You cannot argue with one Kiyosaki's opinions. Our (and the American) education system just does not teach you how to deal with personal finance. If it did, Barclaycard would be in receivership. Understand the value of a pound and make it work for you - it shouldn't be such a distasteful subject. Kiyosaki offers some basic common sense approaches that you could apply in order to make your money work better, but he often qualifies advice by stating the approach may not be right for you. Therefore step one could be Learn to Understand Yourself and Your Motivations. Once you've done that, apply your mind to making money if it interests and excites you. If it doesn't, fair enough. Perhaps the process will help you discover what actually does make you tick.
For those interested in making a stack, then the advice is again about learning. Choose who and what you learn from - teachers, friends, books, tapes, seminars. Look for new approaches. Find people who want to buy and sell something to them. Try to make your profit when you buy, not when you sell. Investigate stocks, real estate, whatever. Find people who can do a good job for you and reward them well.
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13 of 13 people found the following review helpful
3.0 out of 5 stars OK up to a point 22 Jan 2007
Format:Paperback
The best thing about this book is that the central message is very clear. Rich people put their money into ASSETS (items which grow in value/ generate income - e.g. stocks, shares, real-estate), whereas worse-off people tend to spend money on LIABILITIES (things that either depreciate or cost money to maintain - e.g. cars, clothes.... and your own house). So far, so good. The non-rich also waste money by (a) unnecessarily paying too much tax and (b) running up debts on credit (he says its OK to buy the flashy car/ boat etc., but only AFTER you've made money from investing in assets).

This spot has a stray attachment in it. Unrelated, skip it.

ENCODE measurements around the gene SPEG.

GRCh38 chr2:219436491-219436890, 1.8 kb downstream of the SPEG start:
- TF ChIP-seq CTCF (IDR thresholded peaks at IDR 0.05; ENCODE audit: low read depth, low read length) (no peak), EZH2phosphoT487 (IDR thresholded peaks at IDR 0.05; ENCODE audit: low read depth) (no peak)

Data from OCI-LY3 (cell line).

However my problem is that the practical advice is very US-centred, in particular some of the tax-avoidance techniques he proposes which are simply NOT legal in the UK (e.g. putting your holiday down as a legitimate business expense if you own your own company... I wish!). I would welcome a UK version of the book. On balance the style is engaging if repetitive (as with many US self-help books). A useful way to start you thinking differently, but I would have liked some more specific recommendations on where to go/ what to do to get started with some of the investment ideas he suggests.
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90 of 97 people found the following review helpful
3.0 out of 5 stars Interesting BUT be cautious� 10 Dec 2003
Format:Paperback
When I found this book and read some of the reviews I thought WOW!!! But after reading it and doing some research on the internet I found that this writer (Kiyosaki) has been a bit of a shady character...do your own research via google or any other good search site.
The book has some fundamental truths about finance and the idea of becoming financially literate should be on every ones list. But there is no easy or quick way to become rich. When reading the book take a big pinch of salt as to the historical/factual truths he presents. It has some common sense ideas mixed in with conflicting fanciful tails of money making methods. In fact, the book is a bit mixed up around!
The book contains an Interesting bunch of ideas and thoughts, it may get your brain thinking about money, investment and assets but beyond that you gain nothing solid.
Anyway, read it if you wish but do your research and remember nothing is easy about making money...
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74 of 81 people found the following review helpful
1.0 out of 5 stars A Trashy Book from Property Boom 12 Jun 2011
Format:Paperback|Verified Purchase